Thich Nhat Hanh | Resting in God
The Contemplative Life Blog
by Anthony Coleman
3w ago
The following audio is an excerpt from a Dharma Talk given by Thich Nhat Hanh on October 20th, 2003. This excerpt can also be found with the site Audio Files ..read more
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Pravrajika Divyanandaprana | Decoding Happiness
The Contemplative Life Blog
by Anthony Coleman
1M ago
The following audio is an excerpt from a lecture given by Pravrajika Divyanandaprana at Duke University Chapel on April 7, 2023. This excerpt can also be found with the site Audio Files ..read more
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Sam Harris | Emptiness in Buddhism
The Contemplative Life Blog
by Anthony Coleman
1M ago
The following audio is an excerpt from an Andre Duqum interview of Sam Harris. This audio can also be found on the site Blogcast ..read more
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Eckhart Tolle | The Ego and What Underlies It
The Contemplative Life Blog
by Anthony Coleman
1M ago
The following is an excerpt from a Russell Brand interview of Eckhart Tolle. This audio can also be found on the site Blogcast ..read more
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On Not Having a Definite MetaNarrative
The Contemplative Life Blog
by Anthony Coleman
3M ago
Individuals growing up in traditional religious structures find themselves within a MetaNarrative. They are given a way of understanding the world which has been life-giving, or at least functional, for millions of people for thousands of years. A MetaNarrative gives one a structure of values and a structure of meaning within which to understand their life. Some version of the traditional Christian MetaNarrative was my working understanding of the world for many years. I was made in the image of God, but fallen and sinful. I needed redemption by the work of Christ. When I accepted Christ’s sa ..read more
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The Simile of the Mountain
The Contemplative Life Blog
by Anthony Coleman
6M ago
At Savatthi. King Pasenadi of Kosala sat to one side, and the Buddha said to him, “So, great king, where are you coming from in the middle of the day?” “Sir, there are anointed aristocratic kings who are infatuated with authority, and obsessed with greed for sensual pleasures. They have attained stability in the country, occupying a vast conquered territory. Today I have been busy fulfilling the duties of such kings.” “What do you think, great king? Suppose a trustworthy and reliable man were to come from the east. He’d approach you and say: ‘Please sir, you should know this. I come from the ..read more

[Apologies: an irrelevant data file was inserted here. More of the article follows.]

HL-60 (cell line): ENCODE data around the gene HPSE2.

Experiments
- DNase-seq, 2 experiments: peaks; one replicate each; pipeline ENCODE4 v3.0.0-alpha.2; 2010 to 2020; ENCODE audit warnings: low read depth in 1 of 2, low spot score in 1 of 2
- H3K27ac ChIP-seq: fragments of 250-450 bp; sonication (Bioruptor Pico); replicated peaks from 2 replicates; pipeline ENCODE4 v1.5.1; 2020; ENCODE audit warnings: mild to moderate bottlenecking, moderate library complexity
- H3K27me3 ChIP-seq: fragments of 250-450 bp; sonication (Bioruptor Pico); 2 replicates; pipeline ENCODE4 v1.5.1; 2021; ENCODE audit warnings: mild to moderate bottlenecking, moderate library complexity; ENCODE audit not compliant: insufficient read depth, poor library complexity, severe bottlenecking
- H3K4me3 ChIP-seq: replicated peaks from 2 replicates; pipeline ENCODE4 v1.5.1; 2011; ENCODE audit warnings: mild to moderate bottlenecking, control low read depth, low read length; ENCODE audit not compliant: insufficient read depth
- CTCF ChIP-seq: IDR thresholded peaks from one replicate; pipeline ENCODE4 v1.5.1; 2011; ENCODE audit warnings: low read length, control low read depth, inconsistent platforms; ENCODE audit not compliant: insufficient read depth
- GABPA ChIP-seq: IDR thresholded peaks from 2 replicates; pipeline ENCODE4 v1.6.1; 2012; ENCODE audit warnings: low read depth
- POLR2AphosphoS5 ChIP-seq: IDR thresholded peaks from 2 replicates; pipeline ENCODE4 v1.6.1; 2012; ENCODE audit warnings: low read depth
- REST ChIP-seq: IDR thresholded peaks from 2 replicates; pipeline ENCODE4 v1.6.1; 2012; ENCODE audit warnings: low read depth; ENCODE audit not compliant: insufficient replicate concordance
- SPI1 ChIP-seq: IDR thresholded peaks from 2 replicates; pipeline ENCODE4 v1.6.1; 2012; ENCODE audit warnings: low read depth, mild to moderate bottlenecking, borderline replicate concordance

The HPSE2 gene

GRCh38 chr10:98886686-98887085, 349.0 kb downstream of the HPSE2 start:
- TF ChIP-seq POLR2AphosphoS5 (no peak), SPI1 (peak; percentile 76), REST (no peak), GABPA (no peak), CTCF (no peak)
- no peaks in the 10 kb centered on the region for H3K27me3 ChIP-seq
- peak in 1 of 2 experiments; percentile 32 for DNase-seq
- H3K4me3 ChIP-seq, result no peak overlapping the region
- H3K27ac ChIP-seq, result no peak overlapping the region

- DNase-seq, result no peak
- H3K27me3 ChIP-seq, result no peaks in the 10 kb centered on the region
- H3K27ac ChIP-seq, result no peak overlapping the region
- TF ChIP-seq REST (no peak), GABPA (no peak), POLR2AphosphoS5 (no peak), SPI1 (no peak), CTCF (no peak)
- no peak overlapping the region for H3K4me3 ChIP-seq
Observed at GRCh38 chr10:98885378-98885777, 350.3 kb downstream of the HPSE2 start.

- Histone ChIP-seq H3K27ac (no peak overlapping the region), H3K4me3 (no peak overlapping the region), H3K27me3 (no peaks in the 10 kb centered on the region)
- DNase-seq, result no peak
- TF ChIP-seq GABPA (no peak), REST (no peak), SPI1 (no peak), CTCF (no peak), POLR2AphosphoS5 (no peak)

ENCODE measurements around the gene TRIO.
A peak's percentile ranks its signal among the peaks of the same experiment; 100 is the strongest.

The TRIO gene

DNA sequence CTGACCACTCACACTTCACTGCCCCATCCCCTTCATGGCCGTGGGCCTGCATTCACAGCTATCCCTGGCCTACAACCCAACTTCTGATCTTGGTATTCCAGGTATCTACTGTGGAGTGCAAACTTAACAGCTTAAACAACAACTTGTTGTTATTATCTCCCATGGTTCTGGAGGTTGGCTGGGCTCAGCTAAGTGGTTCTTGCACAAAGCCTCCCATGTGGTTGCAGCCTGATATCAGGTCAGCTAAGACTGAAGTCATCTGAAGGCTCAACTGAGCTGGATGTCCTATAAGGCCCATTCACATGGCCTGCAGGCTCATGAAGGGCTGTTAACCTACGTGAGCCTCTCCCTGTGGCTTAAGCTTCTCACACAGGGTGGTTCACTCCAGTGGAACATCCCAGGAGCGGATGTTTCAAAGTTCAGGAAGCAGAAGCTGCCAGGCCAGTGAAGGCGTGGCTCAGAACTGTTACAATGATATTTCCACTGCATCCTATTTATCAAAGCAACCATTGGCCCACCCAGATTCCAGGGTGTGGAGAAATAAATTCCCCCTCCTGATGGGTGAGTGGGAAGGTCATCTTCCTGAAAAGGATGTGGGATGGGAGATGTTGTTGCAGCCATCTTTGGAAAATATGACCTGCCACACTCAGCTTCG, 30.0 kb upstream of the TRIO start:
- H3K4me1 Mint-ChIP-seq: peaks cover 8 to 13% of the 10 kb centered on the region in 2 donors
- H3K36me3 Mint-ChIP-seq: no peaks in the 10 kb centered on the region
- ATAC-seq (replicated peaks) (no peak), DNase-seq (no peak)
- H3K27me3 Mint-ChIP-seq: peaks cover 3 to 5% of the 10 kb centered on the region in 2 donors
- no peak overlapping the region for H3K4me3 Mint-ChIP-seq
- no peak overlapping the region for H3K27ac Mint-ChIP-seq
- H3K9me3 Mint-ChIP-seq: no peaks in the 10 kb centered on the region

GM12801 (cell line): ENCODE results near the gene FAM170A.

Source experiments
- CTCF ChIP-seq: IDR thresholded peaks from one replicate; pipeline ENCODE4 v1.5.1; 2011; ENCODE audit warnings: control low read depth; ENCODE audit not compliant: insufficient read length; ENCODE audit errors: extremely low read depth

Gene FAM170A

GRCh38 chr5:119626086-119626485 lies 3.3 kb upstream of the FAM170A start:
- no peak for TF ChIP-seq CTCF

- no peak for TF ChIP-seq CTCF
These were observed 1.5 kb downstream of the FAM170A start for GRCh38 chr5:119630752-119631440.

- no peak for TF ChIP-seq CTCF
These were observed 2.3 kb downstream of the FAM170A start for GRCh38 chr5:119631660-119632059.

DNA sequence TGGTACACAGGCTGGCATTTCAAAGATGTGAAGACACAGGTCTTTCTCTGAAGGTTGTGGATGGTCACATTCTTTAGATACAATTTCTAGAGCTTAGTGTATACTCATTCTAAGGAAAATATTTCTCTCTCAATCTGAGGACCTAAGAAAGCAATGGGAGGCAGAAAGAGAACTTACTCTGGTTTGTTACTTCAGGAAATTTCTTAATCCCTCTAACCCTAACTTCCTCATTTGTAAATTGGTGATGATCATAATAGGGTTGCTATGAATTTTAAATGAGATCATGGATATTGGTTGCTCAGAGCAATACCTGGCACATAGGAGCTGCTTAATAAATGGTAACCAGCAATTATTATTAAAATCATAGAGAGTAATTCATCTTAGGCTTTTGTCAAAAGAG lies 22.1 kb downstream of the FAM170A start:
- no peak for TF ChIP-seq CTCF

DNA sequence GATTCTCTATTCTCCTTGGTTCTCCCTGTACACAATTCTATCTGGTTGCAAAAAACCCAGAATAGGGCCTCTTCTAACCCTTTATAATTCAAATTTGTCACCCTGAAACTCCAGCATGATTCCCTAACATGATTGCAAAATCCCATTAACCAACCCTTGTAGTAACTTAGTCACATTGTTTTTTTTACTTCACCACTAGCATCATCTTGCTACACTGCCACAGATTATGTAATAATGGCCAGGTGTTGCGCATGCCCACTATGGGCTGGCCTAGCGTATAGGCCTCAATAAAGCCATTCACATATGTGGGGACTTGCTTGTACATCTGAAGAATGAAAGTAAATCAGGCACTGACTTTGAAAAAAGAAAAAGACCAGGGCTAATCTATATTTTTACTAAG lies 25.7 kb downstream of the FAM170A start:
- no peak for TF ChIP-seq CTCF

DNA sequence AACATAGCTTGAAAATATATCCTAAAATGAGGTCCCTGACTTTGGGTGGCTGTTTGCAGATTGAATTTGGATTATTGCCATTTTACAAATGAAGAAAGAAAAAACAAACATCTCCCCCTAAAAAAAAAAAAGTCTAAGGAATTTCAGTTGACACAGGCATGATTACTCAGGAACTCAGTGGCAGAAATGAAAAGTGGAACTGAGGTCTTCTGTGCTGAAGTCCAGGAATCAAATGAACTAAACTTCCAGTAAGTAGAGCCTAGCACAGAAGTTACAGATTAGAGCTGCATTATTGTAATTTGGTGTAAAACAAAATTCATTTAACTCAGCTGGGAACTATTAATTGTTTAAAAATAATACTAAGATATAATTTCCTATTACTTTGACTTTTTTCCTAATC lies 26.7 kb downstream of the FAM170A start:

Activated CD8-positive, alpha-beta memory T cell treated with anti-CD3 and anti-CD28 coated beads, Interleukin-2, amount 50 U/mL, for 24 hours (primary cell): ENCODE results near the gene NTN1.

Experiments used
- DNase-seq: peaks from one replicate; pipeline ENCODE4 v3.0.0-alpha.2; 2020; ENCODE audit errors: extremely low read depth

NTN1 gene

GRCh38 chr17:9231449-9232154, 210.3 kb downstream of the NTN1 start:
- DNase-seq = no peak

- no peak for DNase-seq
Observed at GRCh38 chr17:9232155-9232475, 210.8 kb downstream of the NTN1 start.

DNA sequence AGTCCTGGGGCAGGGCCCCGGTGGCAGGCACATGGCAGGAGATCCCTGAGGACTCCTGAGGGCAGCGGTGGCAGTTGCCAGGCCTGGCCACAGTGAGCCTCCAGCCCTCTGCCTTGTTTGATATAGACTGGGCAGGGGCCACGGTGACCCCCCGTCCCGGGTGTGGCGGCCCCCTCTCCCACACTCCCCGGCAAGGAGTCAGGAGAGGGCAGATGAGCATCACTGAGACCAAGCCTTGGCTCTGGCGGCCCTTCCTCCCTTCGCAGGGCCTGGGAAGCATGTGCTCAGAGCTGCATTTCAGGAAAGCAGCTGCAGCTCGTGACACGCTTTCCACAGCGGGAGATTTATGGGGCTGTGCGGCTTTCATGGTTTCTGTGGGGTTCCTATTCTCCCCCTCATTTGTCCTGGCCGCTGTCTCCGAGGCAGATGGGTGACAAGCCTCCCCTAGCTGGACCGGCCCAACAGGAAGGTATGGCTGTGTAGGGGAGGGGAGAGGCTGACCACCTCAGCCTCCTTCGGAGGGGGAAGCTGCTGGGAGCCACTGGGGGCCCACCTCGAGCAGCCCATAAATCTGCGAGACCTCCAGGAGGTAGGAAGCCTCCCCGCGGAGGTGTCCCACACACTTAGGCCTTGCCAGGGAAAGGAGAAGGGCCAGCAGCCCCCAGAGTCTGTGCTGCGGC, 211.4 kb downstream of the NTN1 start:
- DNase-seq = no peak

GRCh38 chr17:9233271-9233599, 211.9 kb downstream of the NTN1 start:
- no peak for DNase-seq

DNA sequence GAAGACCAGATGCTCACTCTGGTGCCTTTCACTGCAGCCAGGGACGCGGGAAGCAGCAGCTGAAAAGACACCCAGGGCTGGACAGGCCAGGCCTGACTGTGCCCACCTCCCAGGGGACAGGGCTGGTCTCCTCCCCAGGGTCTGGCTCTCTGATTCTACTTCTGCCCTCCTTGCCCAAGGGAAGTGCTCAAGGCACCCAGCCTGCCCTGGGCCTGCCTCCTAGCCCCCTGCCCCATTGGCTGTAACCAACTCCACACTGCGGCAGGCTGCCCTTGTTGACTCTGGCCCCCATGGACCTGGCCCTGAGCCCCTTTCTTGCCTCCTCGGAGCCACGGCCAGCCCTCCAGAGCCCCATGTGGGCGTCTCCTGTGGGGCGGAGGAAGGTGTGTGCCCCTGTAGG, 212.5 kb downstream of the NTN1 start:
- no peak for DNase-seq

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Reflections on the Theravada Tradition | Personal Takeaways
The Contemplative Life Blog
by Anthony Coleman
6M ago
I don’t consider myself a Theravada Buddhist. Of the eastern traditions, I tend to resonate more with what might be considered “freer-flowing” frames of thought such as Vedanta or even other forms of Buddhist practice such as Zen/Zazen and Dzogchen. Specifically, in regards to meditative practice and seeking a direct experience of the Absolute, I believe that there is something which must be done in us, something which we can open ourselves to, but are not in control of. In the terms of Vedanta, “In the still mind, in the depths of meditation, the Self reveals itself” (Bhagavad Gita 6:20). Mo ..read more
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Reflections on the Theravada Tradition | Practicality of the Path Toward the Development of a Soul
The Contemplative Life Blog
by Anthony Coleman
7M ago
One of the strengths of the Theravada tradition is the practicality of the Eightfold Path. You are given a concrete list of instructions for how to form your soul. You want to experience less interpersonal suffering? Speak in a way that is kind, gentle, and brings unity. You want to be at peace about how you earn your living in this world? Don’t profit off of what hurts other beings. You want to harbor less anger? Develop the intention of lovingkindness toward all life. Whether or not one thinks the Eightfold Path is the way to end suffering or some kind of absolute spiritual path, it at lea ..read more
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Reflections on the Theravada Tradition | Nibbana and Other Experiences of the Absolute
The Contemplative Life Blog
by Anthony Coleman
7M ago
“He turns his mind away from those states and directs it towards the deathless element thus: ‘This is the peaceful, this is the sublime, that is, the stilling of all formations, the relinquishing of all attachments, the destruction of craving, dispassion, cessation, Nibbana.’” – Siddhartha Gautama, Majjhima Nikaya 64 “There is, monks, an unborn, unbecome, unmade, unconditioned.  If, monks, there were no unborn, unbecome, unmade, unconditioned, no escape would be possible from what is born, become, made, conditioned.  But since there is an unborn, unbecome, unmade, unco ..read more
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Reflections on the Theravada Tradition | Arising as Grace?
The Contemplative Life Blog
by Anthony Coleman
7M ago
There’s not a lot of Grace in the Theravada tradition. By and large, the conception of the spiritual journey from a Theravada perspective is about taking personal responsibility to form oneself in ways which lead to Peace, Enlightenment, Nibbana. Similar to the tradition’s concept of Dukkha, I find the extreme emphasis on personally willing and causing our own formation to be somewhat one-sided. I think we also need Grace. In the theistic contemplative traditions, the place of Grace is obvious. One is responsible for their own moral development, but also must open themselves to a transformati ..read more
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